Sec­ond, most trade ne­go­ti­a­tions now oc­cur in the con­text of re­gion­al trade agree­ments (RTAs), which have pro­lif­er­at­ed since the cre­ation of the WTO. While RTAs as such are of­ten worth­while ini­tia­tives, their pro­lif­er­a­tion is a clear tes­ta­ment to the wan­ing im­por­tance of the WTO as the main fo­rum for in­ter­na­tion­al trade pol­i­cy co­op­er­a­tion. Since the es­tab­lish­ment of the WTO, RTAs have risen in num­ber, reach­ing 338 agree­ments no­ti­fied as of De­cem­ber 2020. All 164 WTO Mem­bers are par­ty to at least one RTA.

Source: WTO Sec­re­tari­at - March 2021

RTA proliferation is a clear testament to the WTO’s waning importance as the main forum for international trade policy cooperation

Be­sides un­der­min­ing the WTO as a ne­go­ti­a­tion fo­rum, there are ad­di­tion­al con­cerns about the pro­lif­er­a­tion of RTAs. One con­cern is that they are in­her­ent­ly dis­crim­i­na­to­ry and might even be pur­pose­ful­ly de­signed to ex­clude or iso­late spe­cif­ic coun­tries. An­oth­er con­cern is that their cho­sen ap­proach to deep in­te­gra­tion is some­times viewed as bi­ased to­wards the in­ter­ests of multi­na­tion­al cor­po­ra­tions, par­tic­u­lar­ly in the ar­eas of reg­u­la­tion, in­vest­ment, and in­tel­lec­tu­al prop­er­ty rights. The lat­ter con­cern was also at the heart of the strong pub­lic op­po­si­tion to re­cent­ly ne­go­ti­at­ed mega-RTAs like the Com­pre­hen­sive Eco­nom­ic and Trade Agree­ment (CETA) be­tween the EU and Cana­da or the Transat­lantic Trade and In­vest­ment Part­ner­ship (TTIP) be­tween the EU and the US.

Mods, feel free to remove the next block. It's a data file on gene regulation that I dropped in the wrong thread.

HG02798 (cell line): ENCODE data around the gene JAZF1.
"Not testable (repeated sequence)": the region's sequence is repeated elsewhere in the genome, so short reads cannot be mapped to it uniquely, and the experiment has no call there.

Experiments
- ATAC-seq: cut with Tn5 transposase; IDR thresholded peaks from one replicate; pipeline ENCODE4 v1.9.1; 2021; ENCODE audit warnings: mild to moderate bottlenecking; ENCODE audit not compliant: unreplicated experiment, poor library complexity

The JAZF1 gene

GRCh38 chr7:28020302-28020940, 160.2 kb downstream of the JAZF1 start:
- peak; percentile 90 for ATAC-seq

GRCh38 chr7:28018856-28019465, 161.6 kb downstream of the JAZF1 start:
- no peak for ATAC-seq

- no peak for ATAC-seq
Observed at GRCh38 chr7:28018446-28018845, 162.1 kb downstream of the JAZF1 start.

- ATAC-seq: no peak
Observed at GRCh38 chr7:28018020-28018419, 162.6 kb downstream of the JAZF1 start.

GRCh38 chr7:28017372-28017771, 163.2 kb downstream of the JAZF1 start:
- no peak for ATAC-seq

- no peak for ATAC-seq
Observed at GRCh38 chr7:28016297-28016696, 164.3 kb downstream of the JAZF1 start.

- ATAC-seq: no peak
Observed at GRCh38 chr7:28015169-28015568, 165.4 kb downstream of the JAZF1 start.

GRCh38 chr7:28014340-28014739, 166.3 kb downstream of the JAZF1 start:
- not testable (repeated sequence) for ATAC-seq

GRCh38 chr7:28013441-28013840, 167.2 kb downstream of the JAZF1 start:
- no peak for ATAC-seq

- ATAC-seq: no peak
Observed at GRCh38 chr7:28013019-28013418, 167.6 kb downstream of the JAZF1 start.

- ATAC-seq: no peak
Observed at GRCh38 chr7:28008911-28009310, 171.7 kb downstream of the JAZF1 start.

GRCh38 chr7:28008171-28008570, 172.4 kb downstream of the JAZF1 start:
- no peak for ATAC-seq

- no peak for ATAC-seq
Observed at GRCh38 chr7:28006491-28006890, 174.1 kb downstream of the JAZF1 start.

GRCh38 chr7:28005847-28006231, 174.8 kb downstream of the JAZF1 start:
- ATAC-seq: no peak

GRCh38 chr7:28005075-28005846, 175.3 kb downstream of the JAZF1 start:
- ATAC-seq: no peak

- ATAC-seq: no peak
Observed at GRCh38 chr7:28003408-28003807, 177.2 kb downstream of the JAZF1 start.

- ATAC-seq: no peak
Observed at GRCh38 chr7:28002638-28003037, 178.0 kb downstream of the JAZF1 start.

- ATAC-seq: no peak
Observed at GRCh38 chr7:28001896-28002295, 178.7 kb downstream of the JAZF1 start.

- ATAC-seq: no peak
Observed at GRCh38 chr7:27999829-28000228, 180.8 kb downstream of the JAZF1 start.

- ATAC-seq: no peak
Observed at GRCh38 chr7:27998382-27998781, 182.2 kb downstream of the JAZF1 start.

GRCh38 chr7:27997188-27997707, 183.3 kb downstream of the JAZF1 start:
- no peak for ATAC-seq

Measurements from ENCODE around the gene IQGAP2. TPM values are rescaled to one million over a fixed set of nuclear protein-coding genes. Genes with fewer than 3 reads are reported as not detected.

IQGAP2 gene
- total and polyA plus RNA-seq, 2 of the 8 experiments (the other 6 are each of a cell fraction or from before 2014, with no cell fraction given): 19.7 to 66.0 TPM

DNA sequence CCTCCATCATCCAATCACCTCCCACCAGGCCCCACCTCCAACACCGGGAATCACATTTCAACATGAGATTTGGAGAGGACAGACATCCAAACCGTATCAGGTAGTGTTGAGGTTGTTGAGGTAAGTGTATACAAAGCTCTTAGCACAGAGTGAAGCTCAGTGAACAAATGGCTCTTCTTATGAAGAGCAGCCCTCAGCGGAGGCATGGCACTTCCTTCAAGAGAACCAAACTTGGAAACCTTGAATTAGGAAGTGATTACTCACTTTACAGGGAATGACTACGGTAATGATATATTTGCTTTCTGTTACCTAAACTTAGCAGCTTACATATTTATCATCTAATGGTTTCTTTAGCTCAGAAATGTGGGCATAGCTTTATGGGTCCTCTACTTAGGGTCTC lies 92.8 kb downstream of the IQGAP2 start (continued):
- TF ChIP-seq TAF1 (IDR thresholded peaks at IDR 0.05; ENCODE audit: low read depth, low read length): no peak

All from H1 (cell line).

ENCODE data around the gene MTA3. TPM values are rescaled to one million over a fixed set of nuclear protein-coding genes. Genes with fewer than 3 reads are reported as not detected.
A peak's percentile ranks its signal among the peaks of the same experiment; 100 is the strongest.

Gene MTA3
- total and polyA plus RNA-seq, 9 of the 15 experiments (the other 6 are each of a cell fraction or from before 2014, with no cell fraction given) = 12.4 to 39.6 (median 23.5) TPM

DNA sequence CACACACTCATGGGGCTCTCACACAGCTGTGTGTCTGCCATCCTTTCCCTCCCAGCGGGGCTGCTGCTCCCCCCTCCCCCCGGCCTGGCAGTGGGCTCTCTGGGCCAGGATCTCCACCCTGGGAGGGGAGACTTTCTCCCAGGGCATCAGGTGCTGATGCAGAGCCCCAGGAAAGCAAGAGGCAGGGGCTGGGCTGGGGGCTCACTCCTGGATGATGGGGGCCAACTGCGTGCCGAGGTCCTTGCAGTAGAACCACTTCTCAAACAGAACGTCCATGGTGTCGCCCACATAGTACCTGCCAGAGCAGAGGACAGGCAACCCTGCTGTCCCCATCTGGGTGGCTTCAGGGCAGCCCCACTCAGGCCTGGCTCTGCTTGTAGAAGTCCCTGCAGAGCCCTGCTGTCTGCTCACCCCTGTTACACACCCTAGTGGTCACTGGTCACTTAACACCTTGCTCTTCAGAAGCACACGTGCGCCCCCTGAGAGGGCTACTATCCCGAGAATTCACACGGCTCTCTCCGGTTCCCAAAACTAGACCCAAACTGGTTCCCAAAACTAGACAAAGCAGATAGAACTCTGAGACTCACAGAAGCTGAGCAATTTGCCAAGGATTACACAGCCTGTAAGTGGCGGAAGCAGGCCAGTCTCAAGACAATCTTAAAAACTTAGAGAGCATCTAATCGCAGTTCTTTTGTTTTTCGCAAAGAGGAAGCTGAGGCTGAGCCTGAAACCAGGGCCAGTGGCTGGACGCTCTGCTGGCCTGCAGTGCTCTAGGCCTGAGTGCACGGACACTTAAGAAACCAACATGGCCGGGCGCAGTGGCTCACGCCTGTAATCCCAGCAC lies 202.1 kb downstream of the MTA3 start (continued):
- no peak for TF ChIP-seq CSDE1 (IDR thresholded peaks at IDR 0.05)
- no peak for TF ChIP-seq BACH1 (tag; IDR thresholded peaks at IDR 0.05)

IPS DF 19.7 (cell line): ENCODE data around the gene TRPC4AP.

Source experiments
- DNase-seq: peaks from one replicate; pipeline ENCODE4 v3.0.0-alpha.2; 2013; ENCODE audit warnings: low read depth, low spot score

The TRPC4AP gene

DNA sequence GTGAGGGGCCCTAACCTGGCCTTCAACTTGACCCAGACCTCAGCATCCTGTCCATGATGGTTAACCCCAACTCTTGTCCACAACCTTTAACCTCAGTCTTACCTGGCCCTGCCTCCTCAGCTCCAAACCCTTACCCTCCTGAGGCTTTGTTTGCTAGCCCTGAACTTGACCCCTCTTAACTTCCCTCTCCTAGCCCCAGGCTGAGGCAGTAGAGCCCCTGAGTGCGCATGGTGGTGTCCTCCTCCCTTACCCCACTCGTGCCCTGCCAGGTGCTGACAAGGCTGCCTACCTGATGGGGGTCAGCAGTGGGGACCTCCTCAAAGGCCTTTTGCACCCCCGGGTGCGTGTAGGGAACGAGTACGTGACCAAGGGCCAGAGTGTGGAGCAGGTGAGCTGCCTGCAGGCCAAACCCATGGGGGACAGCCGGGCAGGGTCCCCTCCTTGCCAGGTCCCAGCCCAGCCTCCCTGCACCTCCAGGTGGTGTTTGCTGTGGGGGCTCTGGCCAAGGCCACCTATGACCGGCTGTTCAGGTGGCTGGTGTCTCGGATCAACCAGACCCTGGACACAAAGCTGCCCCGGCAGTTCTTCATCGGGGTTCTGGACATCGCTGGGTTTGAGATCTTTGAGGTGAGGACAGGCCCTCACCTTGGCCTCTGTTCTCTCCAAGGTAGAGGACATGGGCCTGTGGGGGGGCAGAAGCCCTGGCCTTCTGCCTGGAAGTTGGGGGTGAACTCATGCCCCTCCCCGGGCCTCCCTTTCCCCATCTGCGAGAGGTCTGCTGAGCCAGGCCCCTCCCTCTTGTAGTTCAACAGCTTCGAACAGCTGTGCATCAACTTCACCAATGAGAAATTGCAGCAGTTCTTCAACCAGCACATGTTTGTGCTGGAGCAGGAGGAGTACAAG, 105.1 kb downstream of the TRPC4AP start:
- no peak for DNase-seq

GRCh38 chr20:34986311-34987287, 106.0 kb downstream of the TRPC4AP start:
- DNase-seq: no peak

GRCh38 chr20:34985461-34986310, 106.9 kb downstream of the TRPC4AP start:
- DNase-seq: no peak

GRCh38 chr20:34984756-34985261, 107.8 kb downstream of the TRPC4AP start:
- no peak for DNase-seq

On the oth­er hand, RTAs can clear­ly also be a ma­jor force for good in the world trad­ing sys­tem. Most ob­vi­ous­ly, they con­tribute sub­stan­tial­ly to fur­ther shal­low in­te­gra­tion by elim­i­nat­ing tar­iffs be­tween mem­ber coun­tries. More­over, they are of­ten the only re­al­is­tic av­enue to pur­sue sig­nif­i­cant deep in­te­gra­tion, which re­quires the co­or­di­na­tion of sen­si­tive be­hind-the-bor­der poli­cies like health and safe­ty stan­dards.

Ill-timed crises